Oasis - a bootcamp for learners with Dyslexia
Oasis is for teens aged 12 to 16, and is a safe learning space where they are encouraged by experts to understand themselves and their capabilities. Working with tailored learning methodologies and highly experienced learning guides means that each morning we can provide the tools for learning and self discovery that standardised environments are simply not able to offer.
Oasis learners are integrated with full-time programme participants in the afternoons. This combination of being integrated into the wider group programmes, but having the support and space to focus on specific skills such as literacy in the way that works best for them, means that learners with dyslexia are not left behind, stigmatised, or held apart. These core skills are woven into the other things they love best, such as art, music or fashion.
Learners are encouraged to seek support and self advocate, so that they are free to explore their capabilities in a safe environment. Dyslexia is with us for life, so getting the tools to acquire literacy is the key priority. This is why we provide a network of feedback, mentorship, support and check ins with learners and their parents/guardians, to monitor wellbeing and to celebrate progress.
Pathfinders: the ADHD and ADD bootcamp
The Pathfinders programme is built upon the same principles as Oasis, of valuing our learners for who they are, supporting them to find their own path by integrating active movement with learning.
Learners from 12-16 with diagnosed ADHD and ADD are accompanied by a specialist and support guides to target focus on executive skills like planning, organising, self-control and flexibility, while building self esteem in unlocking possible ADHD and ADD superpowers.
In this ADHD and ADD bootcamp, we work in phases each and every day. Learners start with get stuff done, where they focus on their passion projects while learning and developing the skills to see them through. We may focus on areas such as task initiation, perseverance and time management, with individual attention and expert support.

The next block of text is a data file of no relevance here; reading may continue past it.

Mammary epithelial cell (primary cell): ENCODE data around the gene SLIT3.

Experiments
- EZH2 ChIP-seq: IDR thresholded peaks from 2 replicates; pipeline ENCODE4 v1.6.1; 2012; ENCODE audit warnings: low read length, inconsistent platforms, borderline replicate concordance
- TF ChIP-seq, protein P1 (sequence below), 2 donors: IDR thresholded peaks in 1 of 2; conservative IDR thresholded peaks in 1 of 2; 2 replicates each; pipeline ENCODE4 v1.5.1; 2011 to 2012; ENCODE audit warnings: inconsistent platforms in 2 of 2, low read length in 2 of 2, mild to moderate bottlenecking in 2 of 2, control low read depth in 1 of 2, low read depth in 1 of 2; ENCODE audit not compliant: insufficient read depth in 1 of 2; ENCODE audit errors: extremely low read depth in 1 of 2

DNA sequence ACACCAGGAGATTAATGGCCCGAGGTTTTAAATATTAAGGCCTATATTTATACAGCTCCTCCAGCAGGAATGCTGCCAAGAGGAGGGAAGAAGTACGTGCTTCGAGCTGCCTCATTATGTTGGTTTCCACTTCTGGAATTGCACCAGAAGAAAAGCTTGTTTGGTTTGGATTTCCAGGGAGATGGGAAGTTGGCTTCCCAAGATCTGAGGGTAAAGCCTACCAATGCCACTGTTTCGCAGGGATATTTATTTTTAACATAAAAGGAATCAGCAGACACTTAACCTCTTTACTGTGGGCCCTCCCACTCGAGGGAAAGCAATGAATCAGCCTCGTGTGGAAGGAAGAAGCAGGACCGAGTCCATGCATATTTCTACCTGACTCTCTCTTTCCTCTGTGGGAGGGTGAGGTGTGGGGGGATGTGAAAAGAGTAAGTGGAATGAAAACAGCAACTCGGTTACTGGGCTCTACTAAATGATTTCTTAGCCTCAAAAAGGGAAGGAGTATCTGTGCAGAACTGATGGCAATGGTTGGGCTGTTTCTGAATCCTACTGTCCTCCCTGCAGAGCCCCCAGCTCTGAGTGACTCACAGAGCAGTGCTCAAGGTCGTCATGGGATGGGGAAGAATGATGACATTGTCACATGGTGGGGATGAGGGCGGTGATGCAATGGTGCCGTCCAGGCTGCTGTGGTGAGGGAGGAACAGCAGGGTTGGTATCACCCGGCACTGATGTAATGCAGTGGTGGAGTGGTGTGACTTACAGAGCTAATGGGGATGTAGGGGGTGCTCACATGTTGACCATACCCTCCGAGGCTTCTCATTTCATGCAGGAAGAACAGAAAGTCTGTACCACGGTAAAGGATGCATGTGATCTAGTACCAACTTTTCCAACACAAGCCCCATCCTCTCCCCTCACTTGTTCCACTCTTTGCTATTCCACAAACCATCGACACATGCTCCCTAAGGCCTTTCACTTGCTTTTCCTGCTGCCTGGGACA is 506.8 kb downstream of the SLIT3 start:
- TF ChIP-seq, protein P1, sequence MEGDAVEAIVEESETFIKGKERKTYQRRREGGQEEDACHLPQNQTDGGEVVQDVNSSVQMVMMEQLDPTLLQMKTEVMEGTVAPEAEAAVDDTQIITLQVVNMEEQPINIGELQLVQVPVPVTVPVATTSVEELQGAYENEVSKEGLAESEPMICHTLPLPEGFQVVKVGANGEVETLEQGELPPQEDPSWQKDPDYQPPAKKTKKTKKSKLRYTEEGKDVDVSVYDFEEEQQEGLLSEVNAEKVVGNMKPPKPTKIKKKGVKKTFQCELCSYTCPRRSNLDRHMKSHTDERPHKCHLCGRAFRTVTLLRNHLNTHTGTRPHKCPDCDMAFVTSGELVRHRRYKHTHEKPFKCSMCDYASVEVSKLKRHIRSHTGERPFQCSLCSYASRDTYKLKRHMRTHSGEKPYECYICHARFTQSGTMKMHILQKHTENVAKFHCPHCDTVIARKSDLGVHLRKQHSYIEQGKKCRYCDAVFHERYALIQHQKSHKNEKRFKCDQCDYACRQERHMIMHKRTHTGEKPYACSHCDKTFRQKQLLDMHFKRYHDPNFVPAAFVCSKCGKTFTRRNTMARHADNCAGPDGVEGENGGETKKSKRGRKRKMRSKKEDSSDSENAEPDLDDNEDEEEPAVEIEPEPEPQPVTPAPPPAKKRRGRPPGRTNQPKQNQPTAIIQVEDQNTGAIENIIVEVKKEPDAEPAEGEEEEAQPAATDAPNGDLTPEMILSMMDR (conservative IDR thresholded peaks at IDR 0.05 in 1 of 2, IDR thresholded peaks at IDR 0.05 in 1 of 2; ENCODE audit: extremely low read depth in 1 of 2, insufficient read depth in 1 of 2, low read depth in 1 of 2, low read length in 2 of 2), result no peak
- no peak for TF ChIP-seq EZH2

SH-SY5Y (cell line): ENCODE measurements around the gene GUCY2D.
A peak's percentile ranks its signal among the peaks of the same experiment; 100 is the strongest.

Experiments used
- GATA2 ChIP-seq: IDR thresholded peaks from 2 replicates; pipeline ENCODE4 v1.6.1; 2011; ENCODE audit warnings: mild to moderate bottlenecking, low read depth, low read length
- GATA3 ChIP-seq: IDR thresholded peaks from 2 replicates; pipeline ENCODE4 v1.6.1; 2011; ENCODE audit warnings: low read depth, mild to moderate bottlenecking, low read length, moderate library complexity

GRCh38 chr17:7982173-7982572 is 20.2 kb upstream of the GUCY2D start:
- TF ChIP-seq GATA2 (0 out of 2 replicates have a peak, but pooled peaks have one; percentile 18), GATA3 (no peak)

Next comes movement where learners can develop healthy and mindful strategies to manage excess energy, through game-based activities. After lunch comes breakthrough where we reflect on where we are, identify blockers and challenges, while we develop strategies to overcome them.
Finally, we move into wellbeing, where we are free to explore a range of topics and issues from mental and physical health to issues such as positive relationships, boundaries, substance abuse and exposure to other critical topics that will help learners understand themselves, their environment, and the risks that abound.
Much as the Oasis, this bootcamp builds connections outside the group after the lunch break, Pathfinders pour it all into Friday with explore. Getting out into the wider world will help learners discover new passions and understand their developing sense of self within the wider world.
This is a 10-month programme, and Pathfinder learners work towards their own goals, such as building career opportunities or reintegration into their school for younger learners.
In both programmes, we want to co-create a safe environment in which learners can discover the true nature of their potential, how to use their superpowers to find and develop their passions, and how to better understand themselves. They are truly connected to each other, to expert support and to the wider learning community around them.
Neurodiversity is a fact of life, despite it being misunderstood or misclassified. Ultimately, if we provide the tools to harness these powers, the neurodiverse kids can live lives as fulfilling as we all deserve. This is the case where proper space and support at the right time goes a long way. They do not have to do this alone.